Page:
The Brand Audit provides a detailed view of the brand’s current position in the market, customer perception, and the industry as a whole. It determines the effectiveness of the brand and helps to detect its strengths, weaknesses, opportunities for further development and to propose corrective measures if there are any inconsistencies that could be harming the brand now or in the future.

As we all know, many brands in the market offer similar products and services, but some of them have some crucial elements that differentiate them from the competition, giving them a significant competitive advantage. The brand audit process will help the company define that competitive advantage.

When conducting a brand audit, the simplest approaches are often the most operational. A mapping of customer desires, brand capabilities, and competitive strengths will make it possible to classify and prioritize different types of “brand equity.” That’s why I defend this 3-step system:

  1. Internal Audit: A Look at Why.

It is important to start from the company’s own founding history. Try to understand to what extent it may have deviated from its original raison d’être. Next, we should review each of the aspects that make up the brand strategy today, with a special focus on how the brand is adding value at the moment. In addition to dissecting the different aspects that make up the brand’s DNA in order to examine them, this exercise will help in the reflection on the way in which all these elements work together, detecting the degree of coherence and consistency between them.

This analysis exercise cannot be carried out unilaterally, it is important to have different team members, distributed among different areas of the business. They are the ones who really bring the brand to life, so you need to have their vision.

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  1. External Audit: A Matter of Perceptions.

I have repeated on other occasions that a brand is not what you believe, but what others think. Perceptions are critical to building a brand, so once you’ve done the previous step, it’s time to make sure that what you think you are matches what your target audiences actually perceive. The external audit will review the insights gained with respect to all the elements that were addressed in the internal audit. This will provide direct points of comparison that will show all those gaps that are distorting the health of the brand. It is advisable to prioritize these audiences of interest, that target market, as well as all those channels through which they come into contact with the brand. This weighting will make it easier to draw conclusions in this regard.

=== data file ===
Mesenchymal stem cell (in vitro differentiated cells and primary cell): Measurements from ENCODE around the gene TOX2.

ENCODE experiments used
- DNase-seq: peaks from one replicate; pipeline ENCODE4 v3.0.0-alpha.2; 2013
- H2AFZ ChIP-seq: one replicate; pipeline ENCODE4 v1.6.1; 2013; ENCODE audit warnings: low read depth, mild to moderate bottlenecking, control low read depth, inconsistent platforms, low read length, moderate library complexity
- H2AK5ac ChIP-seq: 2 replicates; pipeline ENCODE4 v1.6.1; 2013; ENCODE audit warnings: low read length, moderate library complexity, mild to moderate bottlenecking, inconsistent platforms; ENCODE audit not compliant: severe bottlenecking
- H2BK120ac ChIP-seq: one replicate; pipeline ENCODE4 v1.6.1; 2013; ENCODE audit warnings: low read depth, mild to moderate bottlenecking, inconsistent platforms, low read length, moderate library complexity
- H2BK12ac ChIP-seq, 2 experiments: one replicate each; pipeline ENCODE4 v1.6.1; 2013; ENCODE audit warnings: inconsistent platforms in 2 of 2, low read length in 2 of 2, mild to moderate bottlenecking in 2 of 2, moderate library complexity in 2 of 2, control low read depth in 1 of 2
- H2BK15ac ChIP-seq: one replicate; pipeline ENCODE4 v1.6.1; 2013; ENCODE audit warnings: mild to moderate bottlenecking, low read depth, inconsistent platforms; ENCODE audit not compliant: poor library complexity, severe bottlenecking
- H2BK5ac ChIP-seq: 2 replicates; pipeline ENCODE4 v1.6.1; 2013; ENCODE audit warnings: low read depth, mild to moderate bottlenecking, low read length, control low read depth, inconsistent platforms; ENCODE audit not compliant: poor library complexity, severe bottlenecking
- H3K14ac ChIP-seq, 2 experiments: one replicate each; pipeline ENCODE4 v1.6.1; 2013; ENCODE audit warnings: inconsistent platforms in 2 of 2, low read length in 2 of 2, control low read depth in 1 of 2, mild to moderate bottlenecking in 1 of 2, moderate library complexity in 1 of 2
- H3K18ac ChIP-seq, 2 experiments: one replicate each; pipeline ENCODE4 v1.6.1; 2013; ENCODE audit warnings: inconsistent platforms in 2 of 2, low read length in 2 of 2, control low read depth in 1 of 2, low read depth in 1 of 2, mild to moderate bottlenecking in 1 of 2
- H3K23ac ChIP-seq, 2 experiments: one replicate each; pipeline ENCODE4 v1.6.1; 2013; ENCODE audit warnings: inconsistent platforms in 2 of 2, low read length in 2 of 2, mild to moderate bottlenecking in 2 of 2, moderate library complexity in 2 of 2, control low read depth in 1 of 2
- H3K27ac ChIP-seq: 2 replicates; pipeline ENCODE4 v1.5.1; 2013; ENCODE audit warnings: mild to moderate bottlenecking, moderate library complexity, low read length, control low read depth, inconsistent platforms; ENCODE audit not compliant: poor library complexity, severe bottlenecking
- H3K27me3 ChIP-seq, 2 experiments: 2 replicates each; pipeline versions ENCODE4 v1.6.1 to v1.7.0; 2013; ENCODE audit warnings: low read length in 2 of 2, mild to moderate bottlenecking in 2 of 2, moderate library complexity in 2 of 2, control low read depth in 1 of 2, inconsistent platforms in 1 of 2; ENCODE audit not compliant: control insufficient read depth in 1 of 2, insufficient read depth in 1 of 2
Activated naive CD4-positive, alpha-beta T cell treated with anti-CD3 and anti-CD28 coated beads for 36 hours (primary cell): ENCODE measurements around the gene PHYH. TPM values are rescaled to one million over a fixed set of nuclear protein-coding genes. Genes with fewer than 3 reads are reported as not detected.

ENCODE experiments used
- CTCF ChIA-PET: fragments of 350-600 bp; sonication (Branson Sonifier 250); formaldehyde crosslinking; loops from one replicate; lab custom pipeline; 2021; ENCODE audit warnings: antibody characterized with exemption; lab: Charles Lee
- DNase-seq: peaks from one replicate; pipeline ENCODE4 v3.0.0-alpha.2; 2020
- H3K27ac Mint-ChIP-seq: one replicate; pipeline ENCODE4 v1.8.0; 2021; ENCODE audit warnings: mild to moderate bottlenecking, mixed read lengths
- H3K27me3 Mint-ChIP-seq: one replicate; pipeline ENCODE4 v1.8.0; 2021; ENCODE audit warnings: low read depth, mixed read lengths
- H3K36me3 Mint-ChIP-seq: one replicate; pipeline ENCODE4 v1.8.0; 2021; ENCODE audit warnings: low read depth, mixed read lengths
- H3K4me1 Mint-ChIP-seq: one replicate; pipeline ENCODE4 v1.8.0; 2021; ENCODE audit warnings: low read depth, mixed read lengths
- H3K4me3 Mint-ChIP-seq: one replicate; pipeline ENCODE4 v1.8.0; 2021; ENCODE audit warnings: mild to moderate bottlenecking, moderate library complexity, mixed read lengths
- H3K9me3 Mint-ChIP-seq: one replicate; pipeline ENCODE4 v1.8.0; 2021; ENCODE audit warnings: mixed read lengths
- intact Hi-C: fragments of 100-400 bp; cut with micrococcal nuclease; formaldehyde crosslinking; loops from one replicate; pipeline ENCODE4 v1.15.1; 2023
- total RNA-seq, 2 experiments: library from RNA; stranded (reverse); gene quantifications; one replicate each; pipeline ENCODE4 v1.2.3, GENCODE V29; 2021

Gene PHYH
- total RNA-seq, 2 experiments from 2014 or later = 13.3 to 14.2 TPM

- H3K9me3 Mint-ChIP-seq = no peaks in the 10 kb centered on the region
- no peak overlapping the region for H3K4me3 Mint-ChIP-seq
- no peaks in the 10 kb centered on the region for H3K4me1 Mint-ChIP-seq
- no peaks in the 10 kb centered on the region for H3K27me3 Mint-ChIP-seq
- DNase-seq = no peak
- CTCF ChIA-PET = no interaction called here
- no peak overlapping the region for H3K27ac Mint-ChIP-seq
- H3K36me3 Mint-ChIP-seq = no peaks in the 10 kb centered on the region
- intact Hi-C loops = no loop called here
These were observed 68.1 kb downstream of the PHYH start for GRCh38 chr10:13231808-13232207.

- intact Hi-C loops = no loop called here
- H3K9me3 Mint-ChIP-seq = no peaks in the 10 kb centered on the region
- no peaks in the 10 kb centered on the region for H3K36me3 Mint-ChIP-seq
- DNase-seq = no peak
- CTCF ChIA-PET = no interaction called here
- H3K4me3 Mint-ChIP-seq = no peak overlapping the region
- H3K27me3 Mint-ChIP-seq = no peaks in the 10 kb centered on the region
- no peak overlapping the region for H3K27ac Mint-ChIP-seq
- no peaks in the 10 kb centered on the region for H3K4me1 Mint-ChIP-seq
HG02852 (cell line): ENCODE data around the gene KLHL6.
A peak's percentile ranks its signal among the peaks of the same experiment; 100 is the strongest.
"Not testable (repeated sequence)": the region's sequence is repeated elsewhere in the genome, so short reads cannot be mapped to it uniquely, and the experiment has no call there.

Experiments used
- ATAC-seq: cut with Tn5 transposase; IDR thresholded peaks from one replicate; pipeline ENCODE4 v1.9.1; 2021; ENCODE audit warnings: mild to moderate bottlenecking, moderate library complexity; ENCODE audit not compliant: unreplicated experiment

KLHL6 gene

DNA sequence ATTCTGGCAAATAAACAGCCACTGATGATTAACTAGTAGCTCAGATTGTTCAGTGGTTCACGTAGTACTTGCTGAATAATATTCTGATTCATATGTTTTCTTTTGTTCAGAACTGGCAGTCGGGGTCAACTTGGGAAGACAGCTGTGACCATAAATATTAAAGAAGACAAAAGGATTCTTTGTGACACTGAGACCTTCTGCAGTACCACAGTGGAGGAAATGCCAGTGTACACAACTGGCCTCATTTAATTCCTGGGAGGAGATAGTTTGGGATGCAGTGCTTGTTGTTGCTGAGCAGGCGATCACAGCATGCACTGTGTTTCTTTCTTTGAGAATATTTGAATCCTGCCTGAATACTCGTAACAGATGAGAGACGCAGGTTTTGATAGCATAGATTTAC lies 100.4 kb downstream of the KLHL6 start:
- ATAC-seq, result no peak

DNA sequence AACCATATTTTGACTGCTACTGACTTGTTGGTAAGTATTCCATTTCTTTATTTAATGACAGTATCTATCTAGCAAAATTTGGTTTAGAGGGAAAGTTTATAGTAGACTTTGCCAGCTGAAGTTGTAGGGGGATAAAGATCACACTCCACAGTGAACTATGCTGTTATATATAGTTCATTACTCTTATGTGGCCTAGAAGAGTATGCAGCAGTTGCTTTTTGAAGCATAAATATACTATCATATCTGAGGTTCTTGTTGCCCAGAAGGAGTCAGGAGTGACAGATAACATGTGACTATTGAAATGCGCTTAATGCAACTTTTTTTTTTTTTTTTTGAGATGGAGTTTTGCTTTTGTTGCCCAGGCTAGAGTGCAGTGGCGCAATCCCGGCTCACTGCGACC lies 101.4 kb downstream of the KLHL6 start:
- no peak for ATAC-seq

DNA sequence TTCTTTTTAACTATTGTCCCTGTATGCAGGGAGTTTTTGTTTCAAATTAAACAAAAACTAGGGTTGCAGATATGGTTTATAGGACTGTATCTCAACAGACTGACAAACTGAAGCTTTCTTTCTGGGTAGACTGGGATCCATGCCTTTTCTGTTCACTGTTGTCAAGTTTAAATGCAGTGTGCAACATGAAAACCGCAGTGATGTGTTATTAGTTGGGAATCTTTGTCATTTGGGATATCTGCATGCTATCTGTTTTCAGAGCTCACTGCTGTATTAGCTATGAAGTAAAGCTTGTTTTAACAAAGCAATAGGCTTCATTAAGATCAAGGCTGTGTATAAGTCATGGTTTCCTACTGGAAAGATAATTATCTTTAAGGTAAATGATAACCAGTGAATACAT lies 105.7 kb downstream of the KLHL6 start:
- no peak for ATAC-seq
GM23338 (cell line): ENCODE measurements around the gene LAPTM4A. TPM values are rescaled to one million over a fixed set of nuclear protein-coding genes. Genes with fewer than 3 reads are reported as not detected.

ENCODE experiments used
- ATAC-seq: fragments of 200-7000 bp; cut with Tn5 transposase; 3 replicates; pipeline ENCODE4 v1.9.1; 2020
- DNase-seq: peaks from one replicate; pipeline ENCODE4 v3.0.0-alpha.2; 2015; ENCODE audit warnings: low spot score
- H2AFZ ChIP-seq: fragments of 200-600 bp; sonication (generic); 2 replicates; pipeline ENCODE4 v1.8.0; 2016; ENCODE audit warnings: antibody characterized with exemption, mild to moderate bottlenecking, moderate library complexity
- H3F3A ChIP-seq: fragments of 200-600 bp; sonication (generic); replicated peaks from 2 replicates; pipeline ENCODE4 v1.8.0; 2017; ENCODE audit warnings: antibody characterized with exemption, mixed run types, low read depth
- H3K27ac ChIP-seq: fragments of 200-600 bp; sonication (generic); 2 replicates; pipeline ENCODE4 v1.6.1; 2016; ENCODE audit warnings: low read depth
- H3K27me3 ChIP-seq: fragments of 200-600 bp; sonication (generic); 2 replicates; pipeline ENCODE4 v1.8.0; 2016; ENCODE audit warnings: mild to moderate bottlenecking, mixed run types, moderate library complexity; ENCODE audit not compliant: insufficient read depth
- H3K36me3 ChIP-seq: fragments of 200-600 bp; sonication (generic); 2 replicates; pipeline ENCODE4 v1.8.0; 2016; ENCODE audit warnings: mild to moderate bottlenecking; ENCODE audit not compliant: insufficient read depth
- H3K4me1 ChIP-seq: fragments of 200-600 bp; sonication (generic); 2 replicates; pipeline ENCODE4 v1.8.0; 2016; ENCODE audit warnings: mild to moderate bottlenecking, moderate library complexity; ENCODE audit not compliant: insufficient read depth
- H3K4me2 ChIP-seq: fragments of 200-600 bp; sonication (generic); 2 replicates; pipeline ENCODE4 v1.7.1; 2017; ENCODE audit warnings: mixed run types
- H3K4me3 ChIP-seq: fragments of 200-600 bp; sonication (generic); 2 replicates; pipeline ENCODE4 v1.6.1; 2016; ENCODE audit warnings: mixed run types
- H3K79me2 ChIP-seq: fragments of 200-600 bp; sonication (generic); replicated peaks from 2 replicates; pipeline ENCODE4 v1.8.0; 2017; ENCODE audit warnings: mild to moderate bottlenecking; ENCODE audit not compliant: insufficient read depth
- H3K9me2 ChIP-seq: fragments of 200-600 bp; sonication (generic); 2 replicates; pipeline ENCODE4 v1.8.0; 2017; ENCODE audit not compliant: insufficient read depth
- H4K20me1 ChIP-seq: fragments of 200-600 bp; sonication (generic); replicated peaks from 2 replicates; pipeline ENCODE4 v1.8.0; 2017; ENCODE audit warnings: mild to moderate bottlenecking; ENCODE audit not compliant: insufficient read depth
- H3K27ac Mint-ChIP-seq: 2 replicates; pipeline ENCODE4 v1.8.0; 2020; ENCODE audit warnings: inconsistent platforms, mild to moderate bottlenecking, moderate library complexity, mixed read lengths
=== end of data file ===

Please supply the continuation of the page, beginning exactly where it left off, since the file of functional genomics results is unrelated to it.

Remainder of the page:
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  1. Competitor Analysis: Enhance Value.

Markets are more than saturated and are, in general, highly competitive. This means that achieving a prominent place in them is really difficult. Everyone aspires to be the leader in their category, although sometimes it may not be the best strategy.

Competitor analysis (benchmarking) will provide the necessary framework to help assess where the brand stands against its goals, in a given market, allowing you to discover which areas need improvement, while also helping to develop a plan to achieve those improvements or goals. It is worth mentioning here that benchmarking should not be limited to the closest competitors and it is very appropriate to take a look at market trends, even detecting those possible best practices that can be taken as a reference example.

When carrying out this research, it should be noted that the point of view of the competitor (usually very critical) is not as valid as the point of view of the customer, which is the one that really matters.

Next Steps

This benchmarking is a great tool to help spot opportunities for improvement. Next, a SWOT analysis can help lay the foundations that will define the next strategy, identifying the strengths, weaknesses, threats and opportunities of the brand, in relation to the business strategy.

Based on this assessment, there are 5 questions that should be answered:

What should you stop doing? It includes all those initiatives taken that do not support business objectives or that do not reinforce a clear value proposition. If they don’t serve the strategic purpose, then you should eliminate them entirely.

What aspects need to be diminished? These are all those initiatives that don’t serve a great purpose in the overall ecosystem, even though they may make some sense. You should focus less on them in the future.

What should you continue to do? Something that works well and is aligned with the business and the brand’s purpose will always be welcome. These are the kinds of activities you need to keep investing in or even go beyond.

What do you need to increase from? Maybe there’s some part of your strategy that you’ve underestimated so far, these are the kinds of activities that have served the strategy well, although they need to be enhanced.

What should I incorporate? Throughout the evaluation process, new opportunities are sure to be revealed. Surely these are initiatives that have not yet been explored and it is time to give them a chance.

Finally, it should be mentioned that everyone can see through a magnifying glass but not everyone knows how to find what they are looking for. That’s when you can count on an external partner , a brand consultancy, which will surely be much more objective. Let’s think that the value of a brand audit is not in the data collected, but in the measures that are adopted as a result of the information obtained.

 

Carlos Puig Falcó

CEO of Branward